Disruptions Expected As Furloughed IRS Workers Called Back To Work Without Pay
MELISSA BLOCK, HOST:
As the longest government shutdown in history drags on, it's affecting Americans in all sorts of ways. And one question is, how will it affect this tax season? Under a new contingency plan, the IRS has decided to call back about 57 percent of its workers, who have been furloughed. They'll help process tax returns when filing season starts at the end of this month, but they'll be working without pay. Well, my next guest, Danny Werfel, was the acting IRS commissioner during a government shutdown in October of 2013.
Welcome to the program.
DANNY WERFEL: Good to be with you, Melissa.
BLOCK: If the IRS is calling back about 60 percent of its workers, won't things slow down? Will people have to wait longer if they're getting a tax refund?
WERFEL: I think that's certainly a risk or a possibility because the IRS workforce has not been in seat doing all the things necessary to get ready for such a large event. And with a lot of complex logistics as tax filing season, yeah, I think there's certainly risk. At the same time, having worked with them before, the IRS workforce is an impressive group. And I would not be surprised if they're able to effectively mitigate some of those issues and minimize some of those disruptions. But I would be surprised if there aren't disruptions.
BLOCK: We also have a new tax law in effect. There are going to be a bunch of changes in the tax code. A lot of people are going to have questions, and it doesn't look like they'll be able to get much assistance by phone. The walk-in centers are going to be closed, too.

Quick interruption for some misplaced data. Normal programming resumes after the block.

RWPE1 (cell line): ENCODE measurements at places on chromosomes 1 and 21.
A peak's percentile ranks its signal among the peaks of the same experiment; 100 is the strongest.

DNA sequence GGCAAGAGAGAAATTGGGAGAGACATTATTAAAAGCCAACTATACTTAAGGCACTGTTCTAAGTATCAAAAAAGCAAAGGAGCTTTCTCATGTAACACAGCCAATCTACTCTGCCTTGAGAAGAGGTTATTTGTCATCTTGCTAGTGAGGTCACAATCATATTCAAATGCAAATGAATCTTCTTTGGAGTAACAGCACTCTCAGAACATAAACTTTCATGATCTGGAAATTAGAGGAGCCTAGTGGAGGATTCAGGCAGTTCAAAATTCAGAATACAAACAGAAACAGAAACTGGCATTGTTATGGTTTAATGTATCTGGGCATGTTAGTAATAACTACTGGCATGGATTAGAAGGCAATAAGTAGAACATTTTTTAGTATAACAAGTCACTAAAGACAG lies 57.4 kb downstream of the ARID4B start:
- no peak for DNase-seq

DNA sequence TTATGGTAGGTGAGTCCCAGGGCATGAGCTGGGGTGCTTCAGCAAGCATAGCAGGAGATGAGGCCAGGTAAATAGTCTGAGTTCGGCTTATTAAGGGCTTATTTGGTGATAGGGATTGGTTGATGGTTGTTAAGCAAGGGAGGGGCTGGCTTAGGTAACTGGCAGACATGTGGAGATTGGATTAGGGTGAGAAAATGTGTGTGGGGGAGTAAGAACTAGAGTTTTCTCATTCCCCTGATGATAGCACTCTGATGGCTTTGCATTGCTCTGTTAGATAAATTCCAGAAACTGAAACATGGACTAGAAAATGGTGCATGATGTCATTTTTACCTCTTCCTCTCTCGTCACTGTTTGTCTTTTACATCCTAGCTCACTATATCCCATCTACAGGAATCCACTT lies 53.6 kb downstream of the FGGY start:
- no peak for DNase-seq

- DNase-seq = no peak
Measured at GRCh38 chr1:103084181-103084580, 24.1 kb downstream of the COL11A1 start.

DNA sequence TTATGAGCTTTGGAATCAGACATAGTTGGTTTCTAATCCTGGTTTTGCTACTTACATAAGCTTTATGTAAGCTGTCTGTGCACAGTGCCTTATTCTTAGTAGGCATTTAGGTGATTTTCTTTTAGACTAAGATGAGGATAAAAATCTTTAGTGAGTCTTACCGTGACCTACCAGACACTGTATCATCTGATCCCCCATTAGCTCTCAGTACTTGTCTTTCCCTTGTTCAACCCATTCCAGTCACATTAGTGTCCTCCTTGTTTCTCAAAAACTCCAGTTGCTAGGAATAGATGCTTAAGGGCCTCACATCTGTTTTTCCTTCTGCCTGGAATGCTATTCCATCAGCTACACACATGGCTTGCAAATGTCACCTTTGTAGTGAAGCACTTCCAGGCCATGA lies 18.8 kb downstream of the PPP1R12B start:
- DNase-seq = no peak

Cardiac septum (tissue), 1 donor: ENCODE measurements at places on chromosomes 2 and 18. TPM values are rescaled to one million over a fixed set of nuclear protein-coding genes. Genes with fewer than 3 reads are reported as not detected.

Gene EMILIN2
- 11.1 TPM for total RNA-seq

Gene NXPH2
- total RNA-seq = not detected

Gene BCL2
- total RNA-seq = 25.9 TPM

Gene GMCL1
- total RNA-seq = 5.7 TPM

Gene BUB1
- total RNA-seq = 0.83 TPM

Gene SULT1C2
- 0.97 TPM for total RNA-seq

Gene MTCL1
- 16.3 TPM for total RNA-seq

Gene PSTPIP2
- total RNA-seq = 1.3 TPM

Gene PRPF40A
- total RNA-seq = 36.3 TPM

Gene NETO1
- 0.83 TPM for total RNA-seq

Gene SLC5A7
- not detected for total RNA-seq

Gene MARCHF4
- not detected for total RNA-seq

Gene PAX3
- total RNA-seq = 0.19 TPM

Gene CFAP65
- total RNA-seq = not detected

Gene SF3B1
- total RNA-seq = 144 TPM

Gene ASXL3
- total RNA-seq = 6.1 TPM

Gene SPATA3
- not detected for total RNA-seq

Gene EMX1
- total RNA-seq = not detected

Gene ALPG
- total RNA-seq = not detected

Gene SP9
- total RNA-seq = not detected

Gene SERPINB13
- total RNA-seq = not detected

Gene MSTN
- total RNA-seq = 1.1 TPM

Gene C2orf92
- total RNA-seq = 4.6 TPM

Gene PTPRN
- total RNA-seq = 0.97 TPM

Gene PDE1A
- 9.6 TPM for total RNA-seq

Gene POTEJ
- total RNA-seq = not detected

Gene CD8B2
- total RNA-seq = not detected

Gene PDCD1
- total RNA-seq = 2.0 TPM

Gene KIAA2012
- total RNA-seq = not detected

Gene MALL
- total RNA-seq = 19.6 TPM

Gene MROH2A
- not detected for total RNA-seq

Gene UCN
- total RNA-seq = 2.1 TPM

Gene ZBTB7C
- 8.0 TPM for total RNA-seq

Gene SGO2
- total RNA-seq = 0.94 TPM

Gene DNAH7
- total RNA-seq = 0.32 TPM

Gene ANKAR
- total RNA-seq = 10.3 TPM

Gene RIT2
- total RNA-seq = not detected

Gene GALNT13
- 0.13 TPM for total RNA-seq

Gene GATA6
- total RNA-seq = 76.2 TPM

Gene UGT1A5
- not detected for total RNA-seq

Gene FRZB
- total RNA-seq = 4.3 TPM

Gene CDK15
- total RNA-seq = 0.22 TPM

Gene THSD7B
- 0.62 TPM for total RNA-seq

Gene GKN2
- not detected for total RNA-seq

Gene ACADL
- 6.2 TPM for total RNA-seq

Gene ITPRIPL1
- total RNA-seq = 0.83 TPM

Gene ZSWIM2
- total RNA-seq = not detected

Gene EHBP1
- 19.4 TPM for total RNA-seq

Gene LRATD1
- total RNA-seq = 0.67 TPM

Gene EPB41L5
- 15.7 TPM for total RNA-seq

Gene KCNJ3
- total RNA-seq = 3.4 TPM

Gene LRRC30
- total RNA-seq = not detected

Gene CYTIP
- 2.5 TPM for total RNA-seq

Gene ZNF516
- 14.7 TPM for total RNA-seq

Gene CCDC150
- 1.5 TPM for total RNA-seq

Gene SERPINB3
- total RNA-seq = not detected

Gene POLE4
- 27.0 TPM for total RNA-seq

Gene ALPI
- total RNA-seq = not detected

WERFEL: Yeah. I mean, that's something that the IRS leadership will look at as the situation evolves in terms of what are the things that are going to absolutely stay closed as they're running through tax filing season and what they're going to potentially trigger and reopen. But, as a general principle, the IRS workers will be working to process refunds, be it taxpayer services, walk-in centers, the call centers. There'll likely be a much lower level of service than during a normal filing season.
BLOCK: And what about for the workers, the IRS workers, who'll be working without pay? What does that do to morale? You had to deal with this when you were the acting commissioner.
WERFEL: Well, I used to have this saying - you know, when you're at the IRS, we're unpopular because we're the tax collector. And so - and we're going to take a lot of criticism. But that's in the brochure. You kind of sign up for that, and you wear that with a badge of honor. But working without pay is not in the brochure. And that's something that's really difficult to get people motivated on.
But I think what you do is you remind people of how important the tax system is to the functioning of government and that if they're not there to do it, then the country will ultimately suffer for it. It's a really important organization with a really important mission. But I don't know that there's a way to fully deal with the morale issues of people that are losing a paycheck unjustifiably.
BLOCK: That's Danny Werfel. He was the acting IRS commissioner during the last government shutdown in 2013. He's now a partner with Boston Consulting Group.
Mr. Werfel, thanks so much.
WERFEL: Thank you, Melissa.
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